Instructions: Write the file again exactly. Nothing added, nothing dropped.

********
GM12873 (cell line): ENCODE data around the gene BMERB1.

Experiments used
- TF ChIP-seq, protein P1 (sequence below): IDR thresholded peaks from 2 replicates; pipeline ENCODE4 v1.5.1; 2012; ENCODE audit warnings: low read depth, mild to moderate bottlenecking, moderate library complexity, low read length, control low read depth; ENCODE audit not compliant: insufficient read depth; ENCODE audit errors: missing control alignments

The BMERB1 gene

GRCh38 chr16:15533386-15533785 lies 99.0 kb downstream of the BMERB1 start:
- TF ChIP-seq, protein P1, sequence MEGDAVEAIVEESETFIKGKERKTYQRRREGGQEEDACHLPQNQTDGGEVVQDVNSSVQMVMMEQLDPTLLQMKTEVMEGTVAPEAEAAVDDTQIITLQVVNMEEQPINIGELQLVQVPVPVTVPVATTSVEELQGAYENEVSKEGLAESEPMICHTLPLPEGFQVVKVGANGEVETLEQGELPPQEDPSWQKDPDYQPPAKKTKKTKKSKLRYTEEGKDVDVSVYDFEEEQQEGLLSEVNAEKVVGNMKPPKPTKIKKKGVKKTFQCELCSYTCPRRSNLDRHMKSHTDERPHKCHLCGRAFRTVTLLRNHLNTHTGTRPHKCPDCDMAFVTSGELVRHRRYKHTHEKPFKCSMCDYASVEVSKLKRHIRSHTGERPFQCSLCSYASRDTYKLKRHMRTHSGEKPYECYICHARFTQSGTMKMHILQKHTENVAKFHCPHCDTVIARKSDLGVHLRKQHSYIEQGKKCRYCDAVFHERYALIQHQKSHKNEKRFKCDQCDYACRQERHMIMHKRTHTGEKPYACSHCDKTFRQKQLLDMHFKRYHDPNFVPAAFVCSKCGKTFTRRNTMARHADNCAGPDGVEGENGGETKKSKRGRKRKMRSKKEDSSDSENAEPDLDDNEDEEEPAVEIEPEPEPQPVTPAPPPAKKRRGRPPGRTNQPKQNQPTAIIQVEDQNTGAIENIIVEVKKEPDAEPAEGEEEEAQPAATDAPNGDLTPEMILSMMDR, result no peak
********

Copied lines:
GM12873 (cell line): ENCODE data around the gene BMERB1.

Experiments used
- TF ChIP-seq, protein P1 (sequence below): IDR thresholded peaks from 2 replicates; pipeline ENCODE4 v1.5.1; 2012; ENCODE audit warnings: low read depth, mild to moderate bottlenecking, moderate library complexity, low read length, control low read depth; ENCODE audit not compliant: insufficient read depth; ENCODE audit errors: missing control alignments

The BMERB1 gene

GRCh38 chr16:15533386-15533785 lies 99.0 kb downstream of the BMERB1 start:
- TF ChIP-seq, protein P1, sequence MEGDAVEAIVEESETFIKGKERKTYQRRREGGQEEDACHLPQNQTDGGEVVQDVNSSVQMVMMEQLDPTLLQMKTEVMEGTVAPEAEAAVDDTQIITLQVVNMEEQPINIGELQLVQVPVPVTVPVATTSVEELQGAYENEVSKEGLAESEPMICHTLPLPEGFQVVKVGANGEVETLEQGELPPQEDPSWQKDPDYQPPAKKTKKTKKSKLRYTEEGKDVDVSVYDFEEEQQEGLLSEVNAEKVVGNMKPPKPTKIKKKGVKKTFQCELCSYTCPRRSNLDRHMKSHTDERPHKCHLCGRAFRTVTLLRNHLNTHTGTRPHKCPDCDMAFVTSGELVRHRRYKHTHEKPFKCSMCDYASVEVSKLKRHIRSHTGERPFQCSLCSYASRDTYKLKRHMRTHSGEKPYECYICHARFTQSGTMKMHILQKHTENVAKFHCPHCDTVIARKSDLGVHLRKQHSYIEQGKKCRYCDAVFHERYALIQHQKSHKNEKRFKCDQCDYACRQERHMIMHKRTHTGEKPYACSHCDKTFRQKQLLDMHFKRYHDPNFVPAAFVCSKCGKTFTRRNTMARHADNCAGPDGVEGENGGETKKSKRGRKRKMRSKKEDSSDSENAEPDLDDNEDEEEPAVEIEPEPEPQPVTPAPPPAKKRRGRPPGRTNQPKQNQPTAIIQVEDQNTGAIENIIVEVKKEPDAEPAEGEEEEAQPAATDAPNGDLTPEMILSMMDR, result no peak